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To disciple any person well you must know them well. Who knows your husband better than you do? You have seen him on his best days, and you have experienced him on his worst days. The things he does to keep others from knowing the real him are more apparent to you. He may put his best foot forward in the public domain, but you are aware of both of his feet.
Though you may not know all there is to know about him, you are the most inside person in your husband’s world. One of the advantages the Lord has, which makes Him so practical in His care for us, is His knowledge of us (Psalm 139:1-4; Hebrews 4:12-13).
You do not know what the Lord knows about your husband, but apart from Him, you know more than anyone else. This insight gives you an advantage when it comes to discipling him.
Some people in our culture have confused biblical submission. The implication of their teaching is the wife is inferior to the husband. There is nothing in God’s Word that would support this notion. A better view of a wife’s role in marriage is like Christ in the Trinity. He is co-equal with God as far as His “God-ness” is concerned, but He submits to the Father as a human.
This analogy works for the wife. She is equal to her husband as far as her ontology. He has nothing on her that would make him better than her, but when it comes to her role in the marriage, she is subordinate to him. Equality and subordination is not an odd way to think about roles and relationships. It is similar to your employer if you have one. Your employer is no better than you are, but you are submitted to him/her.
It is the same for children. I am not better than or more superior than my children, though I am the leader of my children. I do not view them as inferior. They are children made in the image of God, and I respect them for this mercy (Genesis 1:27, 9:6; James 3:9).
This worldview is a core belief in the pro-life movement. Babies in the womb have the full dignity of humanness as well as image-bearing. They are respected, loved, and honored just as much as any other human.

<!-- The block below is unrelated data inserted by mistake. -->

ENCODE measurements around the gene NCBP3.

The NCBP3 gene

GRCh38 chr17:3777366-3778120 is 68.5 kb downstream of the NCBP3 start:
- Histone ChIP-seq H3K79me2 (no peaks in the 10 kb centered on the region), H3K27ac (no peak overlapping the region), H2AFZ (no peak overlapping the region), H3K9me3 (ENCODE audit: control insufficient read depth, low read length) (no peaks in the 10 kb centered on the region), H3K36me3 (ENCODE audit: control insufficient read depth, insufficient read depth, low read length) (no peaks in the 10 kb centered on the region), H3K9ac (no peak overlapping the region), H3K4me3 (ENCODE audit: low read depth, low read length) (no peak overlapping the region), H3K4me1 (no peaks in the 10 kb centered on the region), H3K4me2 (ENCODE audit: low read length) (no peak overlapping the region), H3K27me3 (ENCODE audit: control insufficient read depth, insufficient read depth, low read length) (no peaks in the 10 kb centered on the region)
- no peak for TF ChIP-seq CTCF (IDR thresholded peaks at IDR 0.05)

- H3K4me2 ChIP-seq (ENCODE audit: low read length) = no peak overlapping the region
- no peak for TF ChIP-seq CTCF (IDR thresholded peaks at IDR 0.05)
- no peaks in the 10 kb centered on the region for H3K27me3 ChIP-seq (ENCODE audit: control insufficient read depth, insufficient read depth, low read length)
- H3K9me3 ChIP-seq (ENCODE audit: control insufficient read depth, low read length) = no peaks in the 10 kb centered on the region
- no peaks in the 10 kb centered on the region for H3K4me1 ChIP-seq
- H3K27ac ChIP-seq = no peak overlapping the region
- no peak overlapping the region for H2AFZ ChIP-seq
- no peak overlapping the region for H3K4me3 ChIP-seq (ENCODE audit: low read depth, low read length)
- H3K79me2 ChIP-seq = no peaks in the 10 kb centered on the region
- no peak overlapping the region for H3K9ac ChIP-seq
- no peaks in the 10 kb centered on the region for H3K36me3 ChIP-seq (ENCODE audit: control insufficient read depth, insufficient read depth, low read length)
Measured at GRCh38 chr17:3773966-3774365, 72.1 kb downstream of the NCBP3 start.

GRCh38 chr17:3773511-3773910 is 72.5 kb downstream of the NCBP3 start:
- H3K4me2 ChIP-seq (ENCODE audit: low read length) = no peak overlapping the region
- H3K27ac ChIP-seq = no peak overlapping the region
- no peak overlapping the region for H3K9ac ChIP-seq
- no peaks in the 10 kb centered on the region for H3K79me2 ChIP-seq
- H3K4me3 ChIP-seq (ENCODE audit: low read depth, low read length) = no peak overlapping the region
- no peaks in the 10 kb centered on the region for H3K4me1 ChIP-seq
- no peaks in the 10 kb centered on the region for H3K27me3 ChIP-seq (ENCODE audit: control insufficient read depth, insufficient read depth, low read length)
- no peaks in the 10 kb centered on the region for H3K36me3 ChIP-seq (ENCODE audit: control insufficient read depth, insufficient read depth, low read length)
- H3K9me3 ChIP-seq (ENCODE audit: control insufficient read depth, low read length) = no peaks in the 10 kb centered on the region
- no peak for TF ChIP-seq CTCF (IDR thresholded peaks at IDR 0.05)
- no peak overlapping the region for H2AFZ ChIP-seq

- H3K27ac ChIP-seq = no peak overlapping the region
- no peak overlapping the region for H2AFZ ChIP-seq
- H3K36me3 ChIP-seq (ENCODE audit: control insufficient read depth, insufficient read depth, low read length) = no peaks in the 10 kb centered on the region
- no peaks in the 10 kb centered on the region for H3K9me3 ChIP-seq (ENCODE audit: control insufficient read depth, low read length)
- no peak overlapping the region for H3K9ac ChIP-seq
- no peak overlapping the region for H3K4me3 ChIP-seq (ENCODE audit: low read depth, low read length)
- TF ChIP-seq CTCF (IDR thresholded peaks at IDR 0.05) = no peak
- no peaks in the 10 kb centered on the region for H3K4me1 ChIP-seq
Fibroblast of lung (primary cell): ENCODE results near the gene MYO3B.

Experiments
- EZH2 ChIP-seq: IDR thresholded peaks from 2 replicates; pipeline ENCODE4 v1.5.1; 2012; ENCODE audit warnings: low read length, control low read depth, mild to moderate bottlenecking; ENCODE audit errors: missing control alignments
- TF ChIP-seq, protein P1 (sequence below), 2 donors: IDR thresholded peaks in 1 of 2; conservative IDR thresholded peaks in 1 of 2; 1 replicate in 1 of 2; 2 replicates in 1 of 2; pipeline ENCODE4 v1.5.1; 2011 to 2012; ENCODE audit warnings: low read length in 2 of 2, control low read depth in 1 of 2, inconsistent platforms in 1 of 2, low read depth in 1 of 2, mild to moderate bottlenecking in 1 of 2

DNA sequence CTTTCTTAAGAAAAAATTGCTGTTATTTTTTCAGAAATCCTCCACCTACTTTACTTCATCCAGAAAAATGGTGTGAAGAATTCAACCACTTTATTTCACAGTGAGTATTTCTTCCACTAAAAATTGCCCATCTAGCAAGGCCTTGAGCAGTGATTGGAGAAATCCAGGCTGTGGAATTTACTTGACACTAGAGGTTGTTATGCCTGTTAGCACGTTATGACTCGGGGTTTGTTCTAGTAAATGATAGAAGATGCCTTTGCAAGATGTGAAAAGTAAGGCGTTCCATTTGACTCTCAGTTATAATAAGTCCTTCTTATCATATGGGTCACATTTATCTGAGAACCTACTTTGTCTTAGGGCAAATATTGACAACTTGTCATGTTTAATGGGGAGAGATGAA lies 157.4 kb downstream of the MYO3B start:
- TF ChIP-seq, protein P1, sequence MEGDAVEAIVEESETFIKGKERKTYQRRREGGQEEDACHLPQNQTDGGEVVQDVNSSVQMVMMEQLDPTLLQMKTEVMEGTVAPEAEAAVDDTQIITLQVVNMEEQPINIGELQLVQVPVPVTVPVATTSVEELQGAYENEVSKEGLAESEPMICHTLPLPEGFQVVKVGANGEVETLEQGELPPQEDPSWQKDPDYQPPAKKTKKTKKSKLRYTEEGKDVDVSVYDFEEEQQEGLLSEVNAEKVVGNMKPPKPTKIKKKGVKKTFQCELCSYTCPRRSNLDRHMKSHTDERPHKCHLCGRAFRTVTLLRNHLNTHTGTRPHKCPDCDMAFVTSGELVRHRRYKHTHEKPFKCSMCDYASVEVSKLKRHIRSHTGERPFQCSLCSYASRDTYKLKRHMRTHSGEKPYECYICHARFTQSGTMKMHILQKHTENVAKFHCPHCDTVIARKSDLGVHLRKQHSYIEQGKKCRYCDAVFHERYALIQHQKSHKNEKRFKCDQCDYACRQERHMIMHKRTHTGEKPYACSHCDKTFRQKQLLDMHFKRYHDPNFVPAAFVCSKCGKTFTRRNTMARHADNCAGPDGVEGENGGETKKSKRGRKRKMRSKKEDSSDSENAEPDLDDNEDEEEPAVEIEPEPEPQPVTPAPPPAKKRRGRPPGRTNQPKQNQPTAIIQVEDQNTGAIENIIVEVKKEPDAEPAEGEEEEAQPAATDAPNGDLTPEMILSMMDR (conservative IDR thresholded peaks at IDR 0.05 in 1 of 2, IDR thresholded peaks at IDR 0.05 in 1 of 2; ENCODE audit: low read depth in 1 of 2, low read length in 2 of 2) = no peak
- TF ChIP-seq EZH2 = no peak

Roles and relationships do not negate each other, which makes the wife coequal with her husband, which is essential when it comes to a proper worldview of discipleship.
Assuming you and your husband are believers, it is your responsibility to bring biblical care to him. He is your brother. He needs your discipleship care because he, like you, struggles with sin. (See Romans 7:21-25; 1 John 1:7-10)
If your brother sins against you, go and tell him his fault, between you and him alone. If he listens to you, you have gained your brother (Matthew 18:15).
If he is not your brother, meaning he is not a believer, he needs your evangelistic care. Either way, he needs you speaking into his life because sin is not “uninterested” in him.
You are to go into all the world making disciples as you go (Matthew 28:19-20). The first and closest person within your sphere of influence is your spouse. Nobody is more natural to make contact with, and nobody has given you more insight into their life.
The first thing you will have to come to terms with is your responsibility to disciple him. Because you are subordinate to him, you will have to lead him from behind.
Leading while subordinate is an everyday context. In fact, it is more common than you might be aware. It is a typical discipleship approach to guide people without them being fully aware that you are leading them.
If you have to tell people that you are leading them or act like you are leading them, you already have a broken leadership framework. Leading others does not have to feel like being in front demanding they follow you. Yelling at, while waving people forward creates robot followers, not mature Christians.